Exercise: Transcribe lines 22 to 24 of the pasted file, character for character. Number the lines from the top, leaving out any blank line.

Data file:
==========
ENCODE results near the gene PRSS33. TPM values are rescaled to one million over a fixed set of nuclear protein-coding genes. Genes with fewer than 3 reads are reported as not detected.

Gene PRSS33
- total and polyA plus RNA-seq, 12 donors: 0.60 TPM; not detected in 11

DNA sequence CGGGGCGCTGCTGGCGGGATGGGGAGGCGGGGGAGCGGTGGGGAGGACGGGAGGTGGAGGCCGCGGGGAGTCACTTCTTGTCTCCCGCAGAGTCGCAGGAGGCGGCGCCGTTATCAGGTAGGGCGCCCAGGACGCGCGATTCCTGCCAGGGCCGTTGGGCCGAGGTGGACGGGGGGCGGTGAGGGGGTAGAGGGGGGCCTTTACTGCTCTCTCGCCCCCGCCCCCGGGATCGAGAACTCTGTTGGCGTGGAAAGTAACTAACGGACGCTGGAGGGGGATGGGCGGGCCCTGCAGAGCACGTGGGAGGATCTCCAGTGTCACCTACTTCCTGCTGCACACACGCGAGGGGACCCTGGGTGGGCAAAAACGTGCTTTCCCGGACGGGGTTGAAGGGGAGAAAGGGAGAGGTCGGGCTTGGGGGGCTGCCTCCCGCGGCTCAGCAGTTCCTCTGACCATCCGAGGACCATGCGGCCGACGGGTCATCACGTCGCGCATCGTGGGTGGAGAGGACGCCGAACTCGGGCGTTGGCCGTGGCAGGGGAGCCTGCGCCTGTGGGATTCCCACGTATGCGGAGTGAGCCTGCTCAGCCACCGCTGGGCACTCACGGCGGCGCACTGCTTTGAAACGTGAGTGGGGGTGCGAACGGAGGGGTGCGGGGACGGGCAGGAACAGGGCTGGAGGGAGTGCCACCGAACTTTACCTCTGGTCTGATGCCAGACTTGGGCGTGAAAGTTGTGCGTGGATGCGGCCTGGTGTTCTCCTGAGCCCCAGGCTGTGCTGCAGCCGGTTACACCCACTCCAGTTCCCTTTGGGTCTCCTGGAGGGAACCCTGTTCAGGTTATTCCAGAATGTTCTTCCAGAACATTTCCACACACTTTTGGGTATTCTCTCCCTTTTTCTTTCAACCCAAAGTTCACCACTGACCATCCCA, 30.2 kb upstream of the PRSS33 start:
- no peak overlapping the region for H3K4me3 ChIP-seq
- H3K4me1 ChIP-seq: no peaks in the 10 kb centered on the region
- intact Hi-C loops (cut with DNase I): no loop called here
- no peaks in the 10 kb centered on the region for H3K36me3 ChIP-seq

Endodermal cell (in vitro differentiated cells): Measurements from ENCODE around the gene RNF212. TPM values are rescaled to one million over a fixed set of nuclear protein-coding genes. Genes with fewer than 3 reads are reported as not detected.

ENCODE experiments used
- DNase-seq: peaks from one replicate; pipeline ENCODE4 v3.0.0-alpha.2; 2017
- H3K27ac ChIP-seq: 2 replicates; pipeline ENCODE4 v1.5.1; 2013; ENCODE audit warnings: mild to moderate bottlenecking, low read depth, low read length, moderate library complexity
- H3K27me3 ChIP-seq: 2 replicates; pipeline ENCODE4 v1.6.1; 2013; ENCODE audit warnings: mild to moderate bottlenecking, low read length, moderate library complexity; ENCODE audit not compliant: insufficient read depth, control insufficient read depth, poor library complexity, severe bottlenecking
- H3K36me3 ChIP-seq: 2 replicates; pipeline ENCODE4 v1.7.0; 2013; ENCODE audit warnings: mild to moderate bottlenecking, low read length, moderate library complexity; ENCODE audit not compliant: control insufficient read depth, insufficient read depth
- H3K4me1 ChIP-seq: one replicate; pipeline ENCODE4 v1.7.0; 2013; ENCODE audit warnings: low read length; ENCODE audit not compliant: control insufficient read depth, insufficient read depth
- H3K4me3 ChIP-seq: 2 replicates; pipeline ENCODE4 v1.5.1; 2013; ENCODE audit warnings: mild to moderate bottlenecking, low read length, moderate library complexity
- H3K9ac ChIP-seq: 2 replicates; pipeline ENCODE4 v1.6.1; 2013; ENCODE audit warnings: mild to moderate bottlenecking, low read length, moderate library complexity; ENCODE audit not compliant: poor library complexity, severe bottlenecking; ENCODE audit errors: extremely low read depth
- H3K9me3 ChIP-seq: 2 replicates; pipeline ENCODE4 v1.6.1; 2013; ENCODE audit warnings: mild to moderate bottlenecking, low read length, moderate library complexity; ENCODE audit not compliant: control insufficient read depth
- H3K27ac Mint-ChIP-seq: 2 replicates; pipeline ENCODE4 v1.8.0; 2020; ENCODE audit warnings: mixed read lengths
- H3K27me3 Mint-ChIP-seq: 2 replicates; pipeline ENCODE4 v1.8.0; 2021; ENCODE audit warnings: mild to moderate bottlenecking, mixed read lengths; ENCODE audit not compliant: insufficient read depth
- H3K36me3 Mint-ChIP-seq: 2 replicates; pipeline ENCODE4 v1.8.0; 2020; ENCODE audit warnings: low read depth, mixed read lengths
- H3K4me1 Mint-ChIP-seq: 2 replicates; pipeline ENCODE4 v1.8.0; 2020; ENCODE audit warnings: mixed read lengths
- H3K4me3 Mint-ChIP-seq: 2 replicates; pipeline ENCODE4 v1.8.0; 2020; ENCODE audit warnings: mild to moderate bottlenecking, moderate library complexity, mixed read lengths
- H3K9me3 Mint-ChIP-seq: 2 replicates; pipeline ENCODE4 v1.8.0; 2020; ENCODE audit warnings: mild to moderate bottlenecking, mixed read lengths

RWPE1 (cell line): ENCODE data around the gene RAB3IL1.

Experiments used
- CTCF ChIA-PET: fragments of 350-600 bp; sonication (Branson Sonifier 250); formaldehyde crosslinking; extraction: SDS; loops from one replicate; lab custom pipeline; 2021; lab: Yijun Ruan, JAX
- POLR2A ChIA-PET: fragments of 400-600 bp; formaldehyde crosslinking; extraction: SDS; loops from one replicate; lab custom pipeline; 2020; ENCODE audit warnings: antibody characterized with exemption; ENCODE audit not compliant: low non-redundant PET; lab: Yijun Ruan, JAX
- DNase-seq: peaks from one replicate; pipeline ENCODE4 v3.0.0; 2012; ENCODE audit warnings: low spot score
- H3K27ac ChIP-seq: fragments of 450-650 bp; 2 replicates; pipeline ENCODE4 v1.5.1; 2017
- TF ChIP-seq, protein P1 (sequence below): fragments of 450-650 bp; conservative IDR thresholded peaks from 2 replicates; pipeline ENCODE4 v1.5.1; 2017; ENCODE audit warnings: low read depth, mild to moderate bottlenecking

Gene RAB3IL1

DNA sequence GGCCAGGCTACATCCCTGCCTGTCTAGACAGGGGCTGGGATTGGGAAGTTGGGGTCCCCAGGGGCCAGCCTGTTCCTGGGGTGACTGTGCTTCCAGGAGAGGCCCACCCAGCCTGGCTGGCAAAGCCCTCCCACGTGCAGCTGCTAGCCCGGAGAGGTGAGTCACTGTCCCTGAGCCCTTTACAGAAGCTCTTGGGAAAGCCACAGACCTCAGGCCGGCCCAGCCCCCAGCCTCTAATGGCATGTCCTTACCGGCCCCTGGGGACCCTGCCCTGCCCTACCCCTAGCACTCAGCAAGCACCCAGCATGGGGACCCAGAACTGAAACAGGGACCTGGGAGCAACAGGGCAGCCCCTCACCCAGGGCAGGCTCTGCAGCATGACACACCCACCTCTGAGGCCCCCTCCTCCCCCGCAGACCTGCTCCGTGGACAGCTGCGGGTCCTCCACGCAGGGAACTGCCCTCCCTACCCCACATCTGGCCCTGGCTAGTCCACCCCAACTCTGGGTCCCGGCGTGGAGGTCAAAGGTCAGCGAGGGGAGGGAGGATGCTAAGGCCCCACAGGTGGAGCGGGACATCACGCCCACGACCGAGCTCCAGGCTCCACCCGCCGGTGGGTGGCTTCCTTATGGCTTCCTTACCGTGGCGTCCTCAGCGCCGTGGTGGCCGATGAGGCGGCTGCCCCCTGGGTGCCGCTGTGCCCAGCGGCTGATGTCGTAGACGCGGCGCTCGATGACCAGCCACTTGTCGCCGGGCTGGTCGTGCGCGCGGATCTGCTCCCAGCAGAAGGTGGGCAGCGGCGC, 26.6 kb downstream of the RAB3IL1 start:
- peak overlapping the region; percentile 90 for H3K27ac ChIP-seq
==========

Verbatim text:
- H3K4me1 Mint-ChIP-seq: 2 replicates; pipeline ENCODE4 v1.8.0; 2020; ENCODE audit warnings: mixed read lengths
- H3K4me3 Mint-ChIP-seq: 2 replicates; pipeline ENCODE4 v1.8.0; 2020; ENCODE audit warnings: mild to moderate bottlenecking, moderate library complexity, mixed read lengths
- H3K9me3 Mint-ChIP-seq: 2 replicates; pipeline ENCODE4 v1.8.0; 2020; ENCODE audit warnings: mild to moderate bottlenecking, mixed read lengths